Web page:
Lyle Smithers arrives on the scene dual-cast as first Polonius and later the Gravedigger. The irony of this casting choice is lost on no one, even if Smithers’ approach to Polonius is off-handed and dry. The wit contained therein does arrive with wry amusement, but it’s simple speech whilst taking to the role of Gravedigger that takes the attention to him in a fashion most pleasing. Martin Ealy also finds himself bestowed the honor of dual casting, though somewhat more traditional as he takes both crowns as Claudius and King Hamlet. Ealy, as the knave Claudius, appears initially like a provost lecturing the lackluster student body of Seattle Pacific when opening the funerary-nuptials speech at the top of the show. His command of fear and terror as King Hamlet surges forth as a force to be reckoned with, though it’s his moment as Claudius watching the player’s play that truly defines his emotional expressive abilities.
With the visions of loss circling about the production, the way principal characters come into play is askew from what is expected of a performance of Hamlet. Gertrude (Katherine Vary) and Horatio (Shannon Ziegler) orbit the pathos of Hamlet’s frustrations, and there are a great many moments, particularly in Vary’s case where the silent reactions expressed solely through facial expressions speak as strongly as words that are exchanged in the scene. While this is oft true of many of the performers in this production, it’s Vary’s iconic “bedroom closet scene” with Hamlet that draws all of that attention to Gertrude in this fashion.
Ophelia (Sarah Lamar) who enters looking like a sun-child of Seattle, is another character caught in the orbital path of Hamlet’s feelings, though their interactions are much more intense and highly concentrated. Lamar is one of the pivotal plot-points of the “stages of grief” in this character map, and delivers spine-tingling haunted soul realness when it comes to losing her father. Often viewed as madness, Lamar transforms this scene— and her reprisal into something so much deeper than simply being driven out of the mind with grieving. A proper nod also needs to be given to Lamar for something that can only be addressed as “corpse breathing” when Ophelia is laid to rest, as there never appears to be any rising or falling of the chest for the duration of the scene.
Laertes (Melanie Glickman) suffers nearly as much loss as Hamlet in this production, if not more. Between father, sister, and the loss of friend, placement of self and overall standing in a world that makes sense, Glickman delivers all of these emotional experiences with raw and brutal honesty. As mentioned, the moment Glickman’s character receives the letter, Laertes’ unyielding tango with grief and loss begins, illustrated plainly upon her face. But it’s all of the subtler responses that Glickman expresses— like the momentary flicker of doubtful reconsideration that passes the eyes when confronted by Claudius to dispatch of Hamlet— that truly express the emotional depths of Glickman’s acting ability. A brutally harrowing scene to watch is Glickman’s unquashable conflagration of fury that arises as a tempestuous maelstrom when arriving and demanding to know what has happened to his father.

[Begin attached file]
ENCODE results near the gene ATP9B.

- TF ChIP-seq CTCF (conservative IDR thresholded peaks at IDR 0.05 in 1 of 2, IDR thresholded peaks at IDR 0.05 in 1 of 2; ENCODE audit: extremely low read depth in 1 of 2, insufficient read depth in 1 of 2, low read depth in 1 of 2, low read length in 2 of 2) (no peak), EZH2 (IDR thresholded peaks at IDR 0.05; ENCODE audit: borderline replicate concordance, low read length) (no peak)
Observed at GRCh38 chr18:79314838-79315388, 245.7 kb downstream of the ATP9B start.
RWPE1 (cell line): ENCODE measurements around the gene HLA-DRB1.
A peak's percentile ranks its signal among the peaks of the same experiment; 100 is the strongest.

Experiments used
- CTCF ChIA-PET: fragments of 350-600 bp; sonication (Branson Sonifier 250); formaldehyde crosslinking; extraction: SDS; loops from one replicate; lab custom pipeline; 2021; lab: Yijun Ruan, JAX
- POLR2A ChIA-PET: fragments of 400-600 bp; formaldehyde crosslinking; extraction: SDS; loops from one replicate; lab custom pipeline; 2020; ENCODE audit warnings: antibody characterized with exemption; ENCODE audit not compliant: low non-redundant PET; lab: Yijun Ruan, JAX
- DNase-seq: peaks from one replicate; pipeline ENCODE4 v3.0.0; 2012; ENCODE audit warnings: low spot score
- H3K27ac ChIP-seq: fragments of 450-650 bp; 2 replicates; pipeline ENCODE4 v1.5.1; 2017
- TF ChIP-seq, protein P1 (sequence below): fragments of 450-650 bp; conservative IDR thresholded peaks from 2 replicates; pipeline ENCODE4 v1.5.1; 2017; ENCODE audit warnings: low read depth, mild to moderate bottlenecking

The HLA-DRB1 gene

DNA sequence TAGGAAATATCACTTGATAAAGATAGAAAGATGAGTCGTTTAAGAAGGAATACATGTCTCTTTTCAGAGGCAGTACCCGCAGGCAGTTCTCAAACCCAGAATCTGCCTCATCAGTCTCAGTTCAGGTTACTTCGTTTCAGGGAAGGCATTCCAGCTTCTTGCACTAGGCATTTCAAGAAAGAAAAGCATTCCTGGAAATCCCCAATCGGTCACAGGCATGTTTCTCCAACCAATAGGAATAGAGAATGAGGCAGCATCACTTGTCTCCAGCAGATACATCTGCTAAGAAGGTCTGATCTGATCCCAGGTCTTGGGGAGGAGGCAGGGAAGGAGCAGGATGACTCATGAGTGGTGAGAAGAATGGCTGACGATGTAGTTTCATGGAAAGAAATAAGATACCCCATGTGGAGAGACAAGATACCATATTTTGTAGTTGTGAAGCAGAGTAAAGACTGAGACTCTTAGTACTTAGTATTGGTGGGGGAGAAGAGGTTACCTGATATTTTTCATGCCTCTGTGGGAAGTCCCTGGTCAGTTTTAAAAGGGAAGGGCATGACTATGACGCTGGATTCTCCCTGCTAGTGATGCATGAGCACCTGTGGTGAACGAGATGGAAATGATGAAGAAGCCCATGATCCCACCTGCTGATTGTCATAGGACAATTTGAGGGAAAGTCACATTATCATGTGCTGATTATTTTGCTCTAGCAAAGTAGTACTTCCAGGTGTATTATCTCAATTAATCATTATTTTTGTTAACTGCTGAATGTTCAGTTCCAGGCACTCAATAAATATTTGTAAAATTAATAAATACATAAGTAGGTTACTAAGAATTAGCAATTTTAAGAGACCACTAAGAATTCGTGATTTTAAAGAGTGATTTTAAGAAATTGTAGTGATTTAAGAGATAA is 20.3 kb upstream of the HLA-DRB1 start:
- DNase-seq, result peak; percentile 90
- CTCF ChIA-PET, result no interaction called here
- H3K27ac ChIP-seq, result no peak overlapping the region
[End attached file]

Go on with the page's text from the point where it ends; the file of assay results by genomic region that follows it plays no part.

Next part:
Unprecedented in the Baltimore Theatre Scene’s recent history is Caitlin Carbone taking on the title role of Hamlet. Phenomenal mastery does not begin to describe the surefire hold that Carbone possesses over the disturbed prince’s emotional war within himself. Awash in a rage of unapologetic subtext that surfaces so violently as to almost overtake Shakespeare’s words, Carbone doesn’t transport the audience through Hamlet’s voyage of grief and suffering so much as grabs the, by the scruff and rips them through it every painstaking step of the way. Setting word to action and action to word, Carbone punches up all of the sexual innuendos there are to be found, particularly in the exchanges with Ophelia during the player’s play scene— like textually expressing breakup sex— and does not shy away from the livid chip that burns on both shoulders when it comes to flippancy at both Claudius and Polonius. Carbone’s portrayal of Hamlet can best be summarized a beautifully chaotic explosion of one’s heart wrenched about in a blender and spewed out through the mouth in a delirious oblivion of grief-induced laments. Visceral, biting, and fearless, Carbone strikes blow after blow of this emotional upheaval and transforms Hamlet into something previously unexperienced.
This rich and deeply cathartic new vision of Hamlet is deeply satisfying, though heart wrenching, to anyone who has ever found themselves in a situation where loss, grief, or coping with those to titans becomes inexplicable. Remarkable work from exceptional talent, this is the Shakespearean production in Baltimore to see this spring.
Running Time: Approximately 2 hours and 40 minutes with one intermission
Hamlet plays through March 20, 2016 at Cohesion Theatre Company currently in residence at Church on the Square in Canton— 1025 S. Potomac Street in Baltimore, MD. Tickets can be purchased at the door or in advance online.